Thinking Inside the Box

You’ve heard the phrase, “Ain’t nothing like the real thing.” It’s the truth. Sure, perhaps for a film or for a stage production, you can get away with a cheap imitation, but when it comes to getting up-close-and-personal in the scares department? Get real. No paper mache casket is going to cut it.

Me in a casket - Halloween 2013
Yep. That’s a real casket…

Couple years back, I was going to do a short film, and needed a coffin. In the past, when I’d run a haunted house attraction for the Valley Stream Parks Dept. (I think they’re still recovering), I built one with a fake bottom, hid the base so it didn’t look so deep, and we scared the heck out of kids and parents (and my bosses) by turning an empty casket into one with a resident in ghoulish makeup in the split-second it took to shut the lid and open it again. Great, easy-to-pull-off stunt-if you build it yourself.

But there was no denying, that box wasn’t going to pass for the real deal no matter how many manhours I put into making it look good. So, for my short film, I stopped banging my head against the wall trying to figure out a work around, and caught myself wondering: what if I could get my hands on a real one?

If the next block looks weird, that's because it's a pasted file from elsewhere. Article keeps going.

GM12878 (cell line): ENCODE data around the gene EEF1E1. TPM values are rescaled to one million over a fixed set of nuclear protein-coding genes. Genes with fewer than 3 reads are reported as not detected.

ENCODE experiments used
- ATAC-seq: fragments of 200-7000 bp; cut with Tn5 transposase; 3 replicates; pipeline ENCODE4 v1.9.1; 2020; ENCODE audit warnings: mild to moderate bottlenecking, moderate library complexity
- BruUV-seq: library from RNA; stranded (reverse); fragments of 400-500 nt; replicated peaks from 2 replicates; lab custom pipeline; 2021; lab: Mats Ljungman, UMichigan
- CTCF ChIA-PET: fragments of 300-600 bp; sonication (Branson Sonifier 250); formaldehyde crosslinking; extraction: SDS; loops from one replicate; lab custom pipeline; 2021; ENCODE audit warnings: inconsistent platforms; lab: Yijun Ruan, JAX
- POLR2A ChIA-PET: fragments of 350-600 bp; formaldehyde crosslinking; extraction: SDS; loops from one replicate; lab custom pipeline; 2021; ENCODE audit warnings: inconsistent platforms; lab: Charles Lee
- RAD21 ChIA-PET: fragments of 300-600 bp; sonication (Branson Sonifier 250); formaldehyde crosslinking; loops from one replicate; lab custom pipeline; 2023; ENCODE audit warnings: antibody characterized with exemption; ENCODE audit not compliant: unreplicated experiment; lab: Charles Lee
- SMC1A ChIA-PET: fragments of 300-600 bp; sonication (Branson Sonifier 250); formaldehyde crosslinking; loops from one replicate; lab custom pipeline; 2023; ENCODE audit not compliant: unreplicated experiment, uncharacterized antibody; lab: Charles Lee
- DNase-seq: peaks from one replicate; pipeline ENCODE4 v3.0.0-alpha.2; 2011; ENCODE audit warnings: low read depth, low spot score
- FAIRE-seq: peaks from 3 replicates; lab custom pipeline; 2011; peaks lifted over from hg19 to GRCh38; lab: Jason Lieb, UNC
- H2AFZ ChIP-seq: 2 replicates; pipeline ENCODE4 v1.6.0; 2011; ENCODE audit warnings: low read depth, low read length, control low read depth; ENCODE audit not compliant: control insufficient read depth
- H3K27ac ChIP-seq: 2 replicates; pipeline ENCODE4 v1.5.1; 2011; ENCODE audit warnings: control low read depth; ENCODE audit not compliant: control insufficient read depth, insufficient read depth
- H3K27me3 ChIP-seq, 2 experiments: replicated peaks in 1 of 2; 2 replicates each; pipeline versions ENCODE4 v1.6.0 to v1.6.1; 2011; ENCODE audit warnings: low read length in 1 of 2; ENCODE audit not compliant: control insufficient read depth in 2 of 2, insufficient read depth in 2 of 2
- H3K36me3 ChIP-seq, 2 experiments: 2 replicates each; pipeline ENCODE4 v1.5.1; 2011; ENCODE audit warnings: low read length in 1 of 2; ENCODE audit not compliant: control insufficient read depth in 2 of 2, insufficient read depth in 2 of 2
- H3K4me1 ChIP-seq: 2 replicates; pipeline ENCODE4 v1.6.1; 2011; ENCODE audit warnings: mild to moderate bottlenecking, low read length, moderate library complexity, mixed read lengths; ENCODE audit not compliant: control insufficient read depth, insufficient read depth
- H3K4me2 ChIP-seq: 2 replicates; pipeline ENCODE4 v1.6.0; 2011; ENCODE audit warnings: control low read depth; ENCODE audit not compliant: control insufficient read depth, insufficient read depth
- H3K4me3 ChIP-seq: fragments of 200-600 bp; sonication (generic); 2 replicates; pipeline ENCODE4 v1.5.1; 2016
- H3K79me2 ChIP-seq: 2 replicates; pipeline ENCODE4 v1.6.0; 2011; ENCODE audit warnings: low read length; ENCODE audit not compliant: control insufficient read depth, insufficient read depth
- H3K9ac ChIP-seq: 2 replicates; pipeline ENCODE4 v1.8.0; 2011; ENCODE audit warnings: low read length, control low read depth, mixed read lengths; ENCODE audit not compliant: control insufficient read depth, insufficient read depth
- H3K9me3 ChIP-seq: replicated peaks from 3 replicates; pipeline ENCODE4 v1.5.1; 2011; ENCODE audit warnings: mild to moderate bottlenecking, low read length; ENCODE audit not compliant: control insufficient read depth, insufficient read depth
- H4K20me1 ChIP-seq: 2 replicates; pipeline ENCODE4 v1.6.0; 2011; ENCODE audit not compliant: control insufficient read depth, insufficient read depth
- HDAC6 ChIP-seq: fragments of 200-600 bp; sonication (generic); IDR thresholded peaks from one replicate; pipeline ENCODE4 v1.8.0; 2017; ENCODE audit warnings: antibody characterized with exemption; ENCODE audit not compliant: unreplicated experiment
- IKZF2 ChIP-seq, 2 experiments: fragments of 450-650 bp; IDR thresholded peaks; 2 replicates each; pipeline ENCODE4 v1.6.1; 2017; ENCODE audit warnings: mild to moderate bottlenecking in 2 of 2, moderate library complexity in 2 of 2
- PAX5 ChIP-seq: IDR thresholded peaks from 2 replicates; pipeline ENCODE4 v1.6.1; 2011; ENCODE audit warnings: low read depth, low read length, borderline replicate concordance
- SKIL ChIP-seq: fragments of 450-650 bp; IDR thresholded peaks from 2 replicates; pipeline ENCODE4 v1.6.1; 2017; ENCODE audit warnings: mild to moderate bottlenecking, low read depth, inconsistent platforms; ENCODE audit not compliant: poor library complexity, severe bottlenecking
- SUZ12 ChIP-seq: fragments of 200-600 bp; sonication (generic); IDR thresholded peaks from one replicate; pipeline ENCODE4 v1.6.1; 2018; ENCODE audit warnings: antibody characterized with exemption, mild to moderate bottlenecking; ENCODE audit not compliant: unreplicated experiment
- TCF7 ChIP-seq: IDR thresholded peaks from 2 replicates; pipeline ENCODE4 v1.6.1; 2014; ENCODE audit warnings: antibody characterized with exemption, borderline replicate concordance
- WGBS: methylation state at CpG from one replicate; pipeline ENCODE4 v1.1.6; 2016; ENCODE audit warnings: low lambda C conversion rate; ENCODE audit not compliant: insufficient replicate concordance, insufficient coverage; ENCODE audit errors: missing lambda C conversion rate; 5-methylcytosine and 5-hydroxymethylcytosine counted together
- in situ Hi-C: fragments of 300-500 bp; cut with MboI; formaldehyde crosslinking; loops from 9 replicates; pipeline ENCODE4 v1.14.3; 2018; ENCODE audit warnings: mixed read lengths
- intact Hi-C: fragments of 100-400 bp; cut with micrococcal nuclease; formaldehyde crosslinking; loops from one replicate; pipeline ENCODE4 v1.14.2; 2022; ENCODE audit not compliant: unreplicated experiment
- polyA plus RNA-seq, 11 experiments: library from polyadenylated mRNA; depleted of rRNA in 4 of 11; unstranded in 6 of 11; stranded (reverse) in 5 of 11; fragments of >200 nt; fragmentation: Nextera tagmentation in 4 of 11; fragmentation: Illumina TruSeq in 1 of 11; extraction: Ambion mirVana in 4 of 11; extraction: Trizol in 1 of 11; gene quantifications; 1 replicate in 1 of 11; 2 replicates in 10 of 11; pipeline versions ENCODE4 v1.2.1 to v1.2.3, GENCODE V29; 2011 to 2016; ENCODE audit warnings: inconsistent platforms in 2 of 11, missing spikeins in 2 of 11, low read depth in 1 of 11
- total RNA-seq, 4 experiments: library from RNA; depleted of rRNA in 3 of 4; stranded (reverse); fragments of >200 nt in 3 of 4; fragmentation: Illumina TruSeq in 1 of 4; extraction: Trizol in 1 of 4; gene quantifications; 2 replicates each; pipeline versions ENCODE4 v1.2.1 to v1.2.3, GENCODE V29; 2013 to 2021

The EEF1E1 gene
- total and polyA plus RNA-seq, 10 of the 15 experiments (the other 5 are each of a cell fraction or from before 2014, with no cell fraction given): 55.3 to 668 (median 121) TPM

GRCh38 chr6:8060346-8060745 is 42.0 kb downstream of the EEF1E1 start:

This led to a lot of internet hunting and contacting casket companies, many of which wouldn’t sell direct. The few that would, sold higher end models, and being an indie filmmaker (read: low-budget), I wasn’t going to spring for $1,300 for their bottom-of-the-line stiff stuffer.

That left calling funeral homes to see if I could rent one. (Laws vary by state, but in most you can’t rent one except to use at a viewing for the truly-deceased. Post-viewing, the funeral parlor must remove the interior lining and destroy it. I guess they’re worried about the dead catching something from one another.) Anyway, with rental of a deposit box for the necrotic out of the picture, I struck up a conversation with a funeral director who told me she’d be happy to show off some of her older inventory, and see if one of those from the showroom might work. Kind of like buying a car left over from the previous model year.

End result? I got a brand new steel casket with lining for $500. I didn’t do much shopping around due to the proposed shoot schedule, but afterward, I did find that yes, other funeral parlors had “clearance” coffins. No surprise, they would’ve been happy to cut me a break, considering, well, there just isn’t much of a market for caskets past their sell-by date.

Being the Halloween lover I am, I’ve used my spiffy steel single-sleeper at my Sis’ place the past 4 years. I’ve also multipurposed it for another shoot; for a promo clip used for the anniversary celebration; and at the local bar we haunt (ha-ha) for their Halloween festivities.

As well, I’ve been approached by fellow filmmakers about renting it for their own projects. Let’s face it-not many people have a real, honest-to-goodness casket in their garage for use at a moment’s notice. The $500 I spent on this baby? Worth every penny. And, I was in Miami when I bought it. If you’re in Duluth? Manassas? Cumberland, and start looking now? My guess is you’ll be able to beat the price.

But you won’t be able to beat the results. Trust me on that.

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